India's mutual funds industry improves the global ranking on fees

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The recent regulatory changes introduced by the Securities and Exchange Board of India (Sebi) have improved the global ranking of the country’s mutual fund (MF) industry in terms of the overall cost of investing, even as the cost of investing in equities remains high, according to the Global Investor Experience Study conducted by Morningstar.


The Morningstar’s biennial study noted that the cost of investing in debt (fixed-income) funds was much cheaper than equity funds. The asset-weighted median for fixed-income funds was relatively lower at 0.54 per cent, while those for equity and allocation funds were 1.78 per cent and 1.93 per cent, respectively.


The lower expenses in debt funds could be attributed to investors preferring the direct route for investing in debt funds. Direct plans typically have lower total expense ratios (TERs) than regular plans, in which distribution commissions are embedded within the TER.


However, India was among the four most expensive markets for investing in equity funds. Lack of retail investors’ appetite towards passive funds, ‘which tend to be much cheaper than their active counterparts’ can be one of the contributing factors. “The most expensive four markets for equity investment have almost no assets invested in passive open-end vehicles, on average,” the study said.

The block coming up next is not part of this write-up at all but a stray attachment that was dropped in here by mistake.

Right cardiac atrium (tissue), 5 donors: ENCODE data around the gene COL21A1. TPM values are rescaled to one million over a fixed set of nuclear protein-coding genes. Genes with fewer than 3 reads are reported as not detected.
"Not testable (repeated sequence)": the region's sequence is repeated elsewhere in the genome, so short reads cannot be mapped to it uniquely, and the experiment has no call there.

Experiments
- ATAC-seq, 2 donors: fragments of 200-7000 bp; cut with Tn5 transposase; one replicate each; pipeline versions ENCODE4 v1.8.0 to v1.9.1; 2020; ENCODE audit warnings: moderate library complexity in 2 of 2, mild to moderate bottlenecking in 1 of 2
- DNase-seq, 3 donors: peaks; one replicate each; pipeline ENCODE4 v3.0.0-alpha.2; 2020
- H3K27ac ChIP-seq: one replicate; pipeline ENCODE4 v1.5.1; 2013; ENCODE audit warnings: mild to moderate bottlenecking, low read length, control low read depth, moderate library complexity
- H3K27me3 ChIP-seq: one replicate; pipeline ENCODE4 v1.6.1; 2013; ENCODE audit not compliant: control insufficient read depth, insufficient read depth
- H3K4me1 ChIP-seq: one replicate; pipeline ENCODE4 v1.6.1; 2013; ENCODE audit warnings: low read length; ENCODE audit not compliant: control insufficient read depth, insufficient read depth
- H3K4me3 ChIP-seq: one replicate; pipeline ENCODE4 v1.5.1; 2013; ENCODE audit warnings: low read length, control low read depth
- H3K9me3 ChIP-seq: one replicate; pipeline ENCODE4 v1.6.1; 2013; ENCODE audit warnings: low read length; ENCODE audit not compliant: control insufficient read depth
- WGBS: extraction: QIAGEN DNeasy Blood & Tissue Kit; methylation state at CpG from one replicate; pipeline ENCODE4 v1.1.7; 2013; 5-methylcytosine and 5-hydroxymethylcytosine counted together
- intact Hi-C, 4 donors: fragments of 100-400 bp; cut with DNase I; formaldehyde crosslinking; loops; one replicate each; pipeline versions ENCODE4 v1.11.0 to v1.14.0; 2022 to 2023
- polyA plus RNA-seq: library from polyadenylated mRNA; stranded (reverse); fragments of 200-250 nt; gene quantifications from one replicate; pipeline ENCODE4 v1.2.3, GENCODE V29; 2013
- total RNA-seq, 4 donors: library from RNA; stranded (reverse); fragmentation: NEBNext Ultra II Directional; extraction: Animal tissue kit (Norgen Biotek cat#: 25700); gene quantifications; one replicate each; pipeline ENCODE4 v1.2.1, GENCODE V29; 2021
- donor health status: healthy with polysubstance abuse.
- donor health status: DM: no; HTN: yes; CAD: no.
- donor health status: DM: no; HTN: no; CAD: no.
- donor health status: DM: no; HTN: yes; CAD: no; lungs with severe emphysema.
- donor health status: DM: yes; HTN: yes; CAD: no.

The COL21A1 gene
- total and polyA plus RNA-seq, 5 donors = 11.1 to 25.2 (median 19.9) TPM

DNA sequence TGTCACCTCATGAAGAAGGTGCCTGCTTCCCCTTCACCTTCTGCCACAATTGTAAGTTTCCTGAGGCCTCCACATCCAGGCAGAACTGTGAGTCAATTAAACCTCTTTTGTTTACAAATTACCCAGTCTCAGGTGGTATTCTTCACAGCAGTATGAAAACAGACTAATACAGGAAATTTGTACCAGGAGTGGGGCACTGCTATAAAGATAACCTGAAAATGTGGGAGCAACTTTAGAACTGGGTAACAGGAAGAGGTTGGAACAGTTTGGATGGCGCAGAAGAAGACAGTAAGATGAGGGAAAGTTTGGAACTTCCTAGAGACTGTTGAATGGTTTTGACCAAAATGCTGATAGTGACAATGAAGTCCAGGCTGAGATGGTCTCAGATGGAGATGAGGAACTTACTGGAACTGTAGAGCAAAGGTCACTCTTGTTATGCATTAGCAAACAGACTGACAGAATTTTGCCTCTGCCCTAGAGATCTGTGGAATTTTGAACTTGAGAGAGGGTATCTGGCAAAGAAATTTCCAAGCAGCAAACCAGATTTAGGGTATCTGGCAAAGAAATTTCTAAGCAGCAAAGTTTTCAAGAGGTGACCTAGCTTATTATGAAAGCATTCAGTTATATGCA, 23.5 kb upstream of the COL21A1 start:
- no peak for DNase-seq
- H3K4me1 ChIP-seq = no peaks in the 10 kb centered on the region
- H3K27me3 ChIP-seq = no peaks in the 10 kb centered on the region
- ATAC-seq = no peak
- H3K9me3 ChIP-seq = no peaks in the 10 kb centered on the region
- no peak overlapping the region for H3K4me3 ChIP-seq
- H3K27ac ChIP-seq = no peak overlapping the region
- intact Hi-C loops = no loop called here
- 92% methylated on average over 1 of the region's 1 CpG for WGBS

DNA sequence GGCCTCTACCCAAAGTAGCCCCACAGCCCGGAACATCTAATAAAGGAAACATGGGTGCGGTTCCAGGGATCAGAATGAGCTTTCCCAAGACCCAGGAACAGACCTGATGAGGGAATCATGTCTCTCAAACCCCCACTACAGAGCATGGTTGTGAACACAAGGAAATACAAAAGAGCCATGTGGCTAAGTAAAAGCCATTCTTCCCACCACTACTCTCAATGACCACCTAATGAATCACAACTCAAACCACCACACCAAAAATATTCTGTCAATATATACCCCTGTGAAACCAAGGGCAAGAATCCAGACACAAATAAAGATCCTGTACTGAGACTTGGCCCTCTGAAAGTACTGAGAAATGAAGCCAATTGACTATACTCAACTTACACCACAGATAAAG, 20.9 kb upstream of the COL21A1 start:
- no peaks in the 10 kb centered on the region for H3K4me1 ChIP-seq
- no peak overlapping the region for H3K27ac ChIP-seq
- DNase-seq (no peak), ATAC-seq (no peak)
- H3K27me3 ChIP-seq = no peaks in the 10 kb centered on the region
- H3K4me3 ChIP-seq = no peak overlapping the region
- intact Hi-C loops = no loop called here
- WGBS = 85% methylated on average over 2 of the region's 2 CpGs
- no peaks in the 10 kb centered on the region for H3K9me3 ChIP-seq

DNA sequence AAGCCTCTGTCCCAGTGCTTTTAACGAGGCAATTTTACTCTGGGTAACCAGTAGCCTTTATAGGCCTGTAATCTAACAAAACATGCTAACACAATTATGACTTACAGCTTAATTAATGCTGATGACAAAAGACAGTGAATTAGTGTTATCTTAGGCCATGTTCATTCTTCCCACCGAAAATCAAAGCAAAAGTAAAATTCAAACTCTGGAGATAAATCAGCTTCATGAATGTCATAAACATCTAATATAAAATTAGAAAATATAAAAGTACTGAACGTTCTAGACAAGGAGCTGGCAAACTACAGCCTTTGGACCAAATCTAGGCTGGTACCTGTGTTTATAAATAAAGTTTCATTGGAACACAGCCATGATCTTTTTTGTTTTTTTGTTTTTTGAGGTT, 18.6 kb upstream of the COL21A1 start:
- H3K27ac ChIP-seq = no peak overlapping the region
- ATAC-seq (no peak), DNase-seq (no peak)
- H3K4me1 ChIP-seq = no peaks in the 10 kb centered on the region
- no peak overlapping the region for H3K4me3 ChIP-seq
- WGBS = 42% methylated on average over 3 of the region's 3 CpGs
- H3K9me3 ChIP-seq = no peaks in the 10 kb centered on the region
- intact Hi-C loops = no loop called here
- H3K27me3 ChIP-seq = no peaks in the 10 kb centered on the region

The study also noted that investors opting for the distributor-led mode of investing could be one of the reasons for the relatively higher asset-weighted medians.


“Assets in direct share classes have been rising gradually among investors who have partnered with fee-based advisors. Still, the majority of individual investors seek the services of mutual fund distributors and thus invest through a commission embedded plan, resulting in India’s relatively higher asset-weighted medians,” the study read.


However, Jeffrey Ptak, head of global manager research, Morningstar Research Services, clarified that focus of the study is not to show distribution in any negative light, but focus on the modes of compensation. “We have been proponents of ‘unbundled’ structures, wherein advisors can be compensated through fee-based models. Advisors play a critical role in ensuring investors stick to their long-term plans and they should be compensated for it. Fee-based models is a more transparent way to do this,” said Ptak.


The study highlighted that India’s grade on fees and expenses has improved from ‘below average’ in 2017 to ‘average’ in 2019. This has made India’s fees and expense structures favourable. Countries in the ‘below average’ grade include Germany, France, Belgium, and Canada. The other countries on the list include Hong Kong and Singapore. Italy and Taiwan are in the ‘bottom’ grade. The study pointed out that India had been among the most expensive geographies when it came to expense ratios, especially for equity and allocation funds. However, ‘with the recent expense cap reductions, India has seen a meaningful decrease in asset-weighted medians in this study’.


In September last year, Sebi capped the maximum limit on TERs to 2.25 per cent, from

2.5 per cent earlier, which was applicable on equity funds. The regulator also scrapped upfronting of commissions. While the move to cut TER has been welcomed by industry participants, MF distributors have expressed their misgivings with larger fund houses for passing on the bulk of these cuts to them.



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